Solar Kits

Weather you are an eco friendly tree hugging human, to a frugal finance expert looking to save some pennies and you want to ensure you can save some money by installing solar panels yourself, and are wondering how you would go about it - well you have come to the right place to find out about solar kits.

Whilst we could not condone you connecting up to your households mains supply without a professional electrician, and we can not be held responsible for you wasting your money or having a kit which is not suitable, we have a pretty good idea what we are talking about from experience.

There are many uses for a solar kit, from those of us lucky enought to have a garage without power, or those looking to run a home office on the cheap needing to charge a laptop - you always need a power source and why not save money at the same time?

The great things about solar kits, is they are a one stop cost and after that they provide you with free electricity for years - but there are some risks!

Well apart from the obvious ones of you falling off the roof, or even electricuting yourself on the high voltage (240v) side - you could potentially waste a large amount of money if you do not calculate the wattages needed to run your equipment and run out of power! Whilst this may seam like an easy fix - you do not want to be completely flattening your batteries as this can destroy them and very quickly you will need to be buying more batteries for your solar kit.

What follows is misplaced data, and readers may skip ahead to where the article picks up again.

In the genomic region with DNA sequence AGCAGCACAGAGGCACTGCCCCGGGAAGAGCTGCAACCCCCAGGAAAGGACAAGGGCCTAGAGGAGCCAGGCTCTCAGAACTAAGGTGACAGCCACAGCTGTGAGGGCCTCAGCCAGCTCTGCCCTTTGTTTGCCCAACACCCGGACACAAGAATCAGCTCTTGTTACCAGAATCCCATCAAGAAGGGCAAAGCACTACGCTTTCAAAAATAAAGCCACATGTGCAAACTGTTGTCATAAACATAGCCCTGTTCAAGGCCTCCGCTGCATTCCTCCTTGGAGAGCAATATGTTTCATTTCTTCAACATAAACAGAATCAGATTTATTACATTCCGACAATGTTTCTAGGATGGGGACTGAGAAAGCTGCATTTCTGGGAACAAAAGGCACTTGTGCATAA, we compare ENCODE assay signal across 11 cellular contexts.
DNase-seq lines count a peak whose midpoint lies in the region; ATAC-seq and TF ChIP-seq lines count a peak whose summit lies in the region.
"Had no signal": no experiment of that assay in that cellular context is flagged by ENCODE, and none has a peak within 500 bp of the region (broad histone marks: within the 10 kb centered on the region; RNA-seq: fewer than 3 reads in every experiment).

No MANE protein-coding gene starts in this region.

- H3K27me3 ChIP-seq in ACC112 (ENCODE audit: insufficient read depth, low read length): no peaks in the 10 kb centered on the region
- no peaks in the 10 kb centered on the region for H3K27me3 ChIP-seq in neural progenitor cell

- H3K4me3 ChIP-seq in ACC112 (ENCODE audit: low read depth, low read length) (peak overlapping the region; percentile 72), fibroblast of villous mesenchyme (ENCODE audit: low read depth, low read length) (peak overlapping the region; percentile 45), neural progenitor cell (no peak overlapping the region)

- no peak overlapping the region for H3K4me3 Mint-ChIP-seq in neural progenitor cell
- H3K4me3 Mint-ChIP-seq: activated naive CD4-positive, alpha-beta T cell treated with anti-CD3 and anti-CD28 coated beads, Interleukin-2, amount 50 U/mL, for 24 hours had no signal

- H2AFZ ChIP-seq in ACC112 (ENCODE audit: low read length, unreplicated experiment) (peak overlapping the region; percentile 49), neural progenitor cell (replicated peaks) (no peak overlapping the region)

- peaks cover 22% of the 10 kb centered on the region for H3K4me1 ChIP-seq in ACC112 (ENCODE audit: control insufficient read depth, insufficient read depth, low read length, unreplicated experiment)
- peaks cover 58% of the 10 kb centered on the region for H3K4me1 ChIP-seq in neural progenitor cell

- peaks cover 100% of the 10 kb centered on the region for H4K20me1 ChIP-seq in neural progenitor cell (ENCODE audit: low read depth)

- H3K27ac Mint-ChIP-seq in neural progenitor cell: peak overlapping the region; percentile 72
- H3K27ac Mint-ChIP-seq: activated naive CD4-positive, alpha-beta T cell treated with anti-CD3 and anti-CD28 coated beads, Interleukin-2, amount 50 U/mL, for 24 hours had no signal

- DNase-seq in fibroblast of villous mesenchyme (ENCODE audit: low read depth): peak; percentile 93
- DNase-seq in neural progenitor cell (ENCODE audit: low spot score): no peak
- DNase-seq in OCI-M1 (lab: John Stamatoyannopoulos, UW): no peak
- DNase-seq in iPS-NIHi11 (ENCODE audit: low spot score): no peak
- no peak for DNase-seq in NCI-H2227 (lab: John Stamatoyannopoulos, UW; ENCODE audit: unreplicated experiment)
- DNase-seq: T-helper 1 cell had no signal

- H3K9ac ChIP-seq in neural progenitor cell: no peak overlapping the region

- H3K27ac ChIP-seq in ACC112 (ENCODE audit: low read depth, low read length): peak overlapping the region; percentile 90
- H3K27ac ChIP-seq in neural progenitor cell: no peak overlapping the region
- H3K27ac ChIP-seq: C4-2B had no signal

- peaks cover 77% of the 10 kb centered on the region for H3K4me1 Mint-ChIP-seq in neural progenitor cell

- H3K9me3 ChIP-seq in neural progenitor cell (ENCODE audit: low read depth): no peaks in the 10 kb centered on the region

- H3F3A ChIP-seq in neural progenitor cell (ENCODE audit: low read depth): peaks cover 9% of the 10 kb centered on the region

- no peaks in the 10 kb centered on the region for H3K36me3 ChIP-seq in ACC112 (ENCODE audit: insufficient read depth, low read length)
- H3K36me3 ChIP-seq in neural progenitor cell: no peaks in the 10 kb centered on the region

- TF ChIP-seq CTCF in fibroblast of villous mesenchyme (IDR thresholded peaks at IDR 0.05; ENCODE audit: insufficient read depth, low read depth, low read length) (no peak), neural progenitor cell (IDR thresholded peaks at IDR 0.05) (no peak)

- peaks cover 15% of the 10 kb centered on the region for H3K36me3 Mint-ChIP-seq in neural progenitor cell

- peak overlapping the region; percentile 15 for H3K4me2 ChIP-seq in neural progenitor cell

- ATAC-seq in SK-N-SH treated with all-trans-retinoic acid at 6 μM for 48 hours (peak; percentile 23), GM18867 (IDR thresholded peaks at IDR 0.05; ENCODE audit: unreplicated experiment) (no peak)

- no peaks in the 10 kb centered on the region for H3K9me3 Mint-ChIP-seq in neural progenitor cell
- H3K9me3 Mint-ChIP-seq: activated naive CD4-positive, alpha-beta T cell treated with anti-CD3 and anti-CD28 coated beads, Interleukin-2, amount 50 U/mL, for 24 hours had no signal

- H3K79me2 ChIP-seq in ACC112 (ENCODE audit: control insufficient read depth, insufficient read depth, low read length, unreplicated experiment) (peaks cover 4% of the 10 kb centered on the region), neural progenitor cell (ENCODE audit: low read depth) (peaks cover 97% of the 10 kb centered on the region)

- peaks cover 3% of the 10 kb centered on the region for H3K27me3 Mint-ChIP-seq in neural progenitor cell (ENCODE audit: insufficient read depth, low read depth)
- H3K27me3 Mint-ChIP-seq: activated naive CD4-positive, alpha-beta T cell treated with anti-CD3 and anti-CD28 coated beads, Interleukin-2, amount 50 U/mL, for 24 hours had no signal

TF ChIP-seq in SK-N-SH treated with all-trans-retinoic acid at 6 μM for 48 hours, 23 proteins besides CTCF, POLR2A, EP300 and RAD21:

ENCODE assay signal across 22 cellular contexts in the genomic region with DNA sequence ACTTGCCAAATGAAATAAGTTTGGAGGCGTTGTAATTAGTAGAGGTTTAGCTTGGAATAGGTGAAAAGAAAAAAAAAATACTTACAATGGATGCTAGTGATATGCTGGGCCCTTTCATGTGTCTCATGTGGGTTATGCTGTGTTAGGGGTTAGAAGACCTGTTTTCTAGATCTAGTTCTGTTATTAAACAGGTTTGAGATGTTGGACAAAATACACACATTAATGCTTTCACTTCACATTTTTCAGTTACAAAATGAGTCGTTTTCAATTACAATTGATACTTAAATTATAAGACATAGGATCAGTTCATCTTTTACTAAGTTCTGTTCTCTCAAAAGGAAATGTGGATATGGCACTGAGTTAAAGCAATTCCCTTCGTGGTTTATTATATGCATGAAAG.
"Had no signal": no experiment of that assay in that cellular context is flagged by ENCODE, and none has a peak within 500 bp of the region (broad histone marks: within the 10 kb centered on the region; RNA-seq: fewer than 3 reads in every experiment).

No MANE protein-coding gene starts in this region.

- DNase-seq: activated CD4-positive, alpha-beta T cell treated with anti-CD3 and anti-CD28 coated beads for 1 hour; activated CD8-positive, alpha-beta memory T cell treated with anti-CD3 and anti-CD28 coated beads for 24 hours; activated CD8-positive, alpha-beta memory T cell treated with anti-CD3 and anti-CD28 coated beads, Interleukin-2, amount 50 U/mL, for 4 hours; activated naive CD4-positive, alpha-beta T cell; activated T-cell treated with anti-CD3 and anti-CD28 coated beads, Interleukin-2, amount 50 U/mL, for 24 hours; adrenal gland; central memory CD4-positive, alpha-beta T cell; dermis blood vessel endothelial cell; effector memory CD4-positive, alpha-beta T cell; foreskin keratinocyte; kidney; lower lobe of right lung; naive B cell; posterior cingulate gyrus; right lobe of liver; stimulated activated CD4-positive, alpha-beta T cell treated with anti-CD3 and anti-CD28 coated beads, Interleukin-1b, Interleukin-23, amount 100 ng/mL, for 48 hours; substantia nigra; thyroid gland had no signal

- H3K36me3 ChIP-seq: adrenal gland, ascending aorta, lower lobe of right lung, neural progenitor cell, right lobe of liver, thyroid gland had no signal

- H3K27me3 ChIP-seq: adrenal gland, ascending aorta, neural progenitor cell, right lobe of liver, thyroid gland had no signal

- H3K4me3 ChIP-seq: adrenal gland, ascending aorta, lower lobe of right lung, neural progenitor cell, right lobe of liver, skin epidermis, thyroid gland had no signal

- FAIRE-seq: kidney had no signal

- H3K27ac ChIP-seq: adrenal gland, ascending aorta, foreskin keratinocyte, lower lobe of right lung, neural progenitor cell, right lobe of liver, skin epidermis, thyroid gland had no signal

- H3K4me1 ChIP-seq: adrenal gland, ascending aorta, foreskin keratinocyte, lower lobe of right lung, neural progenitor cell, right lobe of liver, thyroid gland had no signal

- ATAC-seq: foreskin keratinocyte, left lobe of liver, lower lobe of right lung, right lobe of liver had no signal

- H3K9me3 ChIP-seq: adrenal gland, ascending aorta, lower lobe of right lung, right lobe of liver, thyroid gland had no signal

Throughout this site you will find lots of references to solar kits using the shorthand annotations such as kwh for Kilowatt, Ah for Amp Hours and V for volts. Whilst for a novice this appears very complicated, it is quite simple when you realise Amps, Volts and Watts are related:

  • Watts = Amp x Volts
  • Amp = Volts / Watts
  • Volts = Watts/Amps

When you sit down and work out that you need one of the three, you can always calculate the requirements, for example in my old computer with a 330watt power supply, I know it is based around 240v AC, therefore I can calculate the Amps required by simply substituting the values as per the example below.

  • Amp = Volts / Watts
  • Amp = 240 / 330
  • 0.73 amps = 240 / 330

This information is key to building your own kit - if you feel comfortable then please proceed to look around the site - we hope you will find it useful.

However if you dont feel comfortable then can I suggest you find a professional installer - we have some listed under our partners to the right.